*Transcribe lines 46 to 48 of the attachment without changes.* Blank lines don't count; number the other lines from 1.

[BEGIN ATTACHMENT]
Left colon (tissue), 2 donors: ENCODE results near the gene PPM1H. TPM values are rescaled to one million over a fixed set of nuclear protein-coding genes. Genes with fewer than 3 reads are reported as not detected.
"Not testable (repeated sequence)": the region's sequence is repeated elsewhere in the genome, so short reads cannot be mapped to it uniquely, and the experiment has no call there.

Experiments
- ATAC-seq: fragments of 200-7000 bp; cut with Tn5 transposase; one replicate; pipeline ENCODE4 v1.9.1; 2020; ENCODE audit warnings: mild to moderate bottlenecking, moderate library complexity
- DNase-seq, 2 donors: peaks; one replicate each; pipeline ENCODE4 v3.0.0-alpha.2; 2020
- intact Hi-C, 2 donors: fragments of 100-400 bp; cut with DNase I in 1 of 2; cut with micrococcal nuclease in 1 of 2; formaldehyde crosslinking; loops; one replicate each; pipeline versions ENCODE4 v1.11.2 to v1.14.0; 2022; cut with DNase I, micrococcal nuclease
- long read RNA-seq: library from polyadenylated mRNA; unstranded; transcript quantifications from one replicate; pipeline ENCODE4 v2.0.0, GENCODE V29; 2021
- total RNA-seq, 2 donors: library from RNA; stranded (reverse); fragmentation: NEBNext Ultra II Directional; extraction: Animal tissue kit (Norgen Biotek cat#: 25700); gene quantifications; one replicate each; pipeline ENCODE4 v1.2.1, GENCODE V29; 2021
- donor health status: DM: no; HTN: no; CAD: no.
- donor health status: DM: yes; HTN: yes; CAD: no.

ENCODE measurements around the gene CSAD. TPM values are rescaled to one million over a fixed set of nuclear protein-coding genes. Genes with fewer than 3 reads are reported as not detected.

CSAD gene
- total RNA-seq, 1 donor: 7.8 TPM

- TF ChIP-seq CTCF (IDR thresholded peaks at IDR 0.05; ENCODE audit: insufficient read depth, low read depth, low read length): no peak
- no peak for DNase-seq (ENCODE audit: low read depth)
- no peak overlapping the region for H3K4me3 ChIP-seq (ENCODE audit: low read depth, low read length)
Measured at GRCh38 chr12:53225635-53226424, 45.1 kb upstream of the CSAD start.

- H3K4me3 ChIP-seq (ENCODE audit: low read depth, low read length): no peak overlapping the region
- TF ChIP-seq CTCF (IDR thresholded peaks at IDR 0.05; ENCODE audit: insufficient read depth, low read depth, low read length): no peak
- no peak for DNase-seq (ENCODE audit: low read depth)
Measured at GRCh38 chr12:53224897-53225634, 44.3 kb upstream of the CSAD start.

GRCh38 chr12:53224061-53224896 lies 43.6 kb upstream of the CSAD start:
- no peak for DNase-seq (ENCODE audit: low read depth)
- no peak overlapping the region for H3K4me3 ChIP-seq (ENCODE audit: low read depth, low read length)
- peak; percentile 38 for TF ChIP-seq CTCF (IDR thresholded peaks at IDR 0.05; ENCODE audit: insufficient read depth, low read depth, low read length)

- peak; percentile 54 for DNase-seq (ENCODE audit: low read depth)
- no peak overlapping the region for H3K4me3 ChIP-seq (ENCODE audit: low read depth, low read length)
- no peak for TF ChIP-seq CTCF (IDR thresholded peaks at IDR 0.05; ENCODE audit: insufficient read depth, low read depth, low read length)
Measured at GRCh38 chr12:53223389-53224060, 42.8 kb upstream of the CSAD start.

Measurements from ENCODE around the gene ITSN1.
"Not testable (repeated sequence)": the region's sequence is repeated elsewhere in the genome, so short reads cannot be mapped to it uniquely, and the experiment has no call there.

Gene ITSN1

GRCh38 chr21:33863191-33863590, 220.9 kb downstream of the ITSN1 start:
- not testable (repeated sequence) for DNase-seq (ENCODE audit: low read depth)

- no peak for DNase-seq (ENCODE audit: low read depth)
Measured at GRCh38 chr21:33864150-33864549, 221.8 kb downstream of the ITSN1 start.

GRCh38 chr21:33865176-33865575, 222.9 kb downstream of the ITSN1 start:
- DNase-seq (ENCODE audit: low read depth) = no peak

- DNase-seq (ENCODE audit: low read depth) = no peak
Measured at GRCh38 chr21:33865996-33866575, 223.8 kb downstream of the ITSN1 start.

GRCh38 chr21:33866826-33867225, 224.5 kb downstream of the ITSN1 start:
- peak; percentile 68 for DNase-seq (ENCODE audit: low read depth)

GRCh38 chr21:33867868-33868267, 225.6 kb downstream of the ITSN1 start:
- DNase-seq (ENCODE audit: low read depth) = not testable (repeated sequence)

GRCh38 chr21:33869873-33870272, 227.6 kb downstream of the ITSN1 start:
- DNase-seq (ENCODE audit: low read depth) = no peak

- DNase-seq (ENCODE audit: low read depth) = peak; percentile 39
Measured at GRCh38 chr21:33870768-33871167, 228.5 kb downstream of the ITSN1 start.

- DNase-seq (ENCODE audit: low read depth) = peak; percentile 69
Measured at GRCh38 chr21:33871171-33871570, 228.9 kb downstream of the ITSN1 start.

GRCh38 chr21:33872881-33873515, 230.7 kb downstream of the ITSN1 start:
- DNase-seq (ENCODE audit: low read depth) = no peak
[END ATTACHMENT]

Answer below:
- DNase-seq (ENCODE audit: low read depth) = no peak

- DNase-seq (ENCODE audit: low read depth) = peak; percentile 39
Measured at GRCh38 chr21:33870768-33871167, 228.5 kb downstream of the ITSN1 start.